The lab was founded in 1928 amid the ghostly ruins of an old mining town. Their mission is "to advance the deep scientific understanding of nature that promotes informed stewardship." Labs like RMBO (and the Southwest Research Station in Portal) foster a community of scholars and students, engaged in investigating the wild and in finding ecological patterns that underlie our native habitats, our place.
In 2009 alone, RMBL hosted 44 scientists from 35 institutions, and 60 undergraduates from 48 schools. This independent research station offers full and partial scholarships. What better way is there for students to learn the techniques of field investigation, in a superb high-mountain setting?
You can read more about doings at RMBL on their website: http://rmbl.org/rockymountainbiolab
Rocky Mountain Biological Lab at Gothic (Photos by Narca)
After a couple hours' drive via Gunnison and Crested Butte, we are soon lunching at Galena Cabin with Mary and Nick. The cabin's outhouse boasts quite the view. (An interesting photo essay could be fashioned on the reading material that plasters the wooden walls of western outhouses.)
This summer Nick continues to ponder the mysteries of pollination. Mary is deep into editing a textbook, An Ecology of Place, which sounds like a work we must read, once it is published. They both have a profound familiarity with lives small and large, here in the Elk Mountains.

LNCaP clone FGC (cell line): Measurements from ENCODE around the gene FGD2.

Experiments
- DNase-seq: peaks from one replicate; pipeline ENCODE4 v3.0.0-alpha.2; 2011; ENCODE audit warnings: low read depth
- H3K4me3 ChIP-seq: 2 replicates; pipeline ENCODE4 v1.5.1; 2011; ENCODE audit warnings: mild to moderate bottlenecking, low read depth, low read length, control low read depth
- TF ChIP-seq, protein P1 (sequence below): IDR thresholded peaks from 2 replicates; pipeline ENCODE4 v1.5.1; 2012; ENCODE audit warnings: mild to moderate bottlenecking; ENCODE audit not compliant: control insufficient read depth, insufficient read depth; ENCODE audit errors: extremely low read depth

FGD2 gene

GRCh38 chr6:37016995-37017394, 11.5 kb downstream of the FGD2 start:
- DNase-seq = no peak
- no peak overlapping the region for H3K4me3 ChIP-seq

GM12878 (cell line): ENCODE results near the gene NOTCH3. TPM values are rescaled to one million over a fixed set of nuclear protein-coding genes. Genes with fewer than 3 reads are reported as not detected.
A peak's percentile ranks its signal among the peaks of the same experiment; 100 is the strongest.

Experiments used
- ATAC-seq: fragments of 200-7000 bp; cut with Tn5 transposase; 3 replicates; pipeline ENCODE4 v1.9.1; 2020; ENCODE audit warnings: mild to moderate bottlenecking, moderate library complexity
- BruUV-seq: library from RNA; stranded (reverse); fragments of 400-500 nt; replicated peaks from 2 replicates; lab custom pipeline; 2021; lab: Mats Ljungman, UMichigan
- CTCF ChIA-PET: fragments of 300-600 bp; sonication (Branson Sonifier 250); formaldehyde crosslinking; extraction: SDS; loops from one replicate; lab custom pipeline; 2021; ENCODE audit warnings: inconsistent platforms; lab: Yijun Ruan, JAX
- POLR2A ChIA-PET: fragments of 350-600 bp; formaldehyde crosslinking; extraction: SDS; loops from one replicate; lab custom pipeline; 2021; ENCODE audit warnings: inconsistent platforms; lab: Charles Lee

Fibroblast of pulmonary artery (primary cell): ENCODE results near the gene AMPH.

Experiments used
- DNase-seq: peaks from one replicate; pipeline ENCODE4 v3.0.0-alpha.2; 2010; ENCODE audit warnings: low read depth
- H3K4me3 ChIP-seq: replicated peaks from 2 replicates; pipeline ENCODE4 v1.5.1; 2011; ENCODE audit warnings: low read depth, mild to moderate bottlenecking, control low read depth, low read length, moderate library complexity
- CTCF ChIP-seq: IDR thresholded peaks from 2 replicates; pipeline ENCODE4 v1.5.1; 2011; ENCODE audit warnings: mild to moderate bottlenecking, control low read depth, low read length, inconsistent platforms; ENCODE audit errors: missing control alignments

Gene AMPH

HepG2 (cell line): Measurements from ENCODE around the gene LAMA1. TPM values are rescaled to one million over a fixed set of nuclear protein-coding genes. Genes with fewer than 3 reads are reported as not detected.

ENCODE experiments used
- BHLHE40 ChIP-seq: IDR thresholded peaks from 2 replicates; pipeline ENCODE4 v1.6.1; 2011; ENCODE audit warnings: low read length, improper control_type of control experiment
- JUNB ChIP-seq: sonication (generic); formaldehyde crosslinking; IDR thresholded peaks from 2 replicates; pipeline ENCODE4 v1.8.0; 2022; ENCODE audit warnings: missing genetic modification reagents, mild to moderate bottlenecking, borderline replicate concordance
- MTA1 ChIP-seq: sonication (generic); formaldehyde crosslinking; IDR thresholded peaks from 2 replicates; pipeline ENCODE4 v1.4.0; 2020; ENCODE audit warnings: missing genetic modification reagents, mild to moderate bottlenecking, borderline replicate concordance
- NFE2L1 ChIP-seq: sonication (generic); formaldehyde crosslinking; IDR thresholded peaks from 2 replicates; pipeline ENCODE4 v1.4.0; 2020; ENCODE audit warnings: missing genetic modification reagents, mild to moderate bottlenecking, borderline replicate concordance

Judd Falls near Gothic
Nick and Mary join us for a steep climb to Judd Falls and a short hike along the East Maroon Trail (which crosses a pass in the Maroon Bells and eventually ends near Aspen). We find floral differences between the mountain range here and the San Juans: here a tremendous bloom of tall Green Gentians spikes between clusters of buckwheat and deer-munched Pedicularis. I spot a lovely mariposa lily.
Gunnison Mariposa Lily
The same Mormon and Purplish Fritillaries are abundant in both ranges, but we do find a new butterfly––a Dotted Blue.
Dotted Blue near Judd Falls, Copper Creek
Red Crossbills sing. Young Golden-mantled Ground Squirrels peer at us from the safety of a gnarled tree trunk.
Young-of-the-year Golden-mantled Ground Squirrel
Building clouds threaten rain, and we withdraw from our ramblings, well content.